Life on a Moon Base

Life on a Moon Base

By Brandon Hartman

Late at night, from the confines of her bunk in the cramped wood cabin she shared with seven others, Krystal Puga would often listen to what sounded like the belly of the Earth groaning. A Northrop Grumman engineer and mission architect from Redondo Beach, California, Krystal called an arctic research site in Juneau, Alaska, home for three weeks. There, giant glaciers, some stretching as far as the eye could see, would often create the acoustics of glacial melting, from the sharp crack of falling ice to the gurgling sounds of trapped water.

From these out-of-this-world sounds, to living thousands of miles away from civilization at 7,000-feet elevation amid the fog, snow and ice, it’s no wonder that the Juneau Icefield is one of the top geoscience research and field training locations on Earth. It also serves as an analog site for the lunar surface.

Planetary Preparation

With conditions of extreme weather, isolation, confined spaces, scientific workload, lack of communications and limited resources for running water and power, the setting of the Juneau Icefield arctic research site is similar to what is expected on a planetary exploration mission. In July 2022 — sponsored by Northrop Grumman and as part of earning her master’s degree in human spaceflight from the University of North Dakota — Krystal volunteered to teach a three-week course on lunar base architecture and space human factors for the Juneau Icefield Research Program.

For Krystal, who supports Northrop Grumman’s Human Operations and Exploration team, researching designs and human factors in preparation for an eventual lunar habitat was a once in a lifetime opportunity. She taught field scientists from across industry who were training in glaciology, geology and environmental science about how their experiences can help inform lunar base architecture. At the same time, she conducted her own research focused on how architecture, environment and job factors influence behavior to affect health, safety and performance.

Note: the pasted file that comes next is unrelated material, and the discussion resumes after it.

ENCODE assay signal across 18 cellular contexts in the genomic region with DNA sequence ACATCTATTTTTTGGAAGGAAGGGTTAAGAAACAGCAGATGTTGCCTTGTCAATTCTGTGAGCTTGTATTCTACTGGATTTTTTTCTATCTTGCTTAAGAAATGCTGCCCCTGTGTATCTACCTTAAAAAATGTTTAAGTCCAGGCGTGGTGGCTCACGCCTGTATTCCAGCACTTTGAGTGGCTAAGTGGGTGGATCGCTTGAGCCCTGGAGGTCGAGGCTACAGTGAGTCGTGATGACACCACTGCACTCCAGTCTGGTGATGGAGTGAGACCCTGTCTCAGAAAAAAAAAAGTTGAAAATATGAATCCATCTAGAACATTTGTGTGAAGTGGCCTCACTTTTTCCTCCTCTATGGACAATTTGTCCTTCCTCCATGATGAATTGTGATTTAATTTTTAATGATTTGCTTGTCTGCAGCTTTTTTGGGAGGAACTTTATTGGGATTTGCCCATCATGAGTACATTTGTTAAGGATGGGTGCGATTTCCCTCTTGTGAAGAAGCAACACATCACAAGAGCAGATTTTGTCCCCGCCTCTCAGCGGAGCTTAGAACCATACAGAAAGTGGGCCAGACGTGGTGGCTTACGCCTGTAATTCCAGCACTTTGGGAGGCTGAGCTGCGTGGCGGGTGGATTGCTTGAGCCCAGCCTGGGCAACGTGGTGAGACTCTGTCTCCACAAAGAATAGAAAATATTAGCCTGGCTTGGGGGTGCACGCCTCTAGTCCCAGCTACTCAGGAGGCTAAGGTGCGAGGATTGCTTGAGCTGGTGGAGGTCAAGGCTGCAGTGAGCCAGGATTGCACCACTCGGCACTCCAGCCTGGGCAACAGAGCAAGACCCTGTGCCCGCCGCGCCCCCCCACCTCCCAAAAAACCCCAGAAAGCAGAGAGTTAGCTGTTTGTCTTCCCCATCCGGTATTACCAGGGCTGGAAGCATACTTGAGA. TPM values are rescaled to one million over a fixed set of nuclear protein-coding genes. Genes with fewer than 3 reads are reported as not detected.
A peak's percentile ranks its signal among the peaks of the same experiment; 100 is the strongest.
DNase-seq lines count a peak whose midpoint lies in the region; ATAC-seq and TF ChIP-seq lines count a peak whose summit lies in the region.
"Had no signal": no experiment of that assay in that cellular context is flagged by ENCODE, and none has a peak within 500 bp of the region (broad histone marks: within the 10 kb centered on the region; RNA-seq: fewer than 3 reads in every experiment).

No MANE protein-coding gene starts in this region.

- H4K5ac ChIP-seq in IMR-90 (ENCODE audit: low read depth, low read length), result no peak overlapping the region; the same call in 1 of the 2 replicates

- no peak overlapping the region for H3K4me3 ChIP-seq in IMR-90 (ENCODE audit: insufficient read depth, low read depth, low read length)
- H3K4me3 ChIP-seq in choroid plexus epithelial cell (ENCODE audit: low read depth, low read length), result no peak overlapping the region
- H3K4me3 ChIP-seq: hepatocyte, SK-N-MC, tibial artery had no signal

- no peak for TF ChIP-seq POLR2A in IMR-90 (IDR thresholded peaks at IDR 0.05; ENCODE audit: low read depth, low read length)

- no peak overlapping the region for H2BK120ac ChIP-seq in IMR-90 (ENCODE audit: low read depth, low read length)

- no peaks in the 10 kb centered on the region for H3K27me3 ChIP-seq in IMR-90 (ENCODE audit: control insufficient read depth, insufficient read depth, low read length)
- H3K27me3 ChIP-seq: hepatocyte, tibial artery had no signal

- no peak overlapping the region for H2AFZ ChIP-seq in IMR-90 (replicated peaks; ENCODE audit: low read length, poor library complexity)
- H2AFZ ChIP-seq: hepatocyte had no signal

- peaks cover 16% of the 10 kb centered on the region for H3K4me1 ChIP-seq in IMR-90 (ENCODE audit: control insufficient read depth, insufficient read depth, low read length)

An isolated environment can be challenging, and astronauts won’t have many of Earth’s luxuries on early lunar missions. Human factors can be the difference between mission success and failure. “It was one thing reading about what makes a good habitat, but it was a whole other learning experience to actually place myself in a simulation,” said Krystal. “The tiniest details — a window or a personal item, like a colleague bringing their guitar — can truly make a difference. Space is limited and every item must have a purpose, but when everyone was cold and wet, sitting around the stove listening to music was key to our morale.”

A Modern Day Messenger

Krystal joined Northrop Grumman after graduating from college, hooked on the idea of supporting NASA’s James Webb Space Telescope (Webb). She went on to work on Webb for 10 years, through launch, and notes that Webb’s deployment was the most exhilarating moment of her life.

When the first Webb images were released to the public in July of last year, Krystal was in Alaska preparing for her helicopter ride out to the icefield. For two days, the helicopter couldn’t fly due to weather conditions; while waiting, Krystal visited an internet café near her remote location and printed the groundbreaking images.

Soon after, with her printouts in tow, she was on the hour-and-a-half-long flight, overlooking glaciers and pristine, white snow that very few people have the opportunity to witness.

“When I arrived, the field scientists had been on site for a month prior with no communication, so to arrive with pictures from Webb, I felt like a messenger in the Middle Ages,” said Krystal.  

For Krystal, working closely with the research program participants — many of whom were taking measurements to understand glacier shrinkage using techniques and instruments similar to what will be used on the lunar surface — was perhaps the highlight of the experience. 

Her experience in Alaska was transformational, and she is now using her findings to influence designs of lunar habits and terrain vehicles for future missions such as the Artemis mission, which will establish the first long-term presence on the moon.

“I am so grateful to have worked on a groundbreaking effort such as Webb and to now contribute to going forward to the moon and beyond,” said Krystal. “It is an incredible feeling playing a part in the next generation of space exploration with Northrop Grumman.”

Employee Krystal wears a coat with hood over her head while standing amidst the snowy Alaska terrain with snow-covered mountains in the background.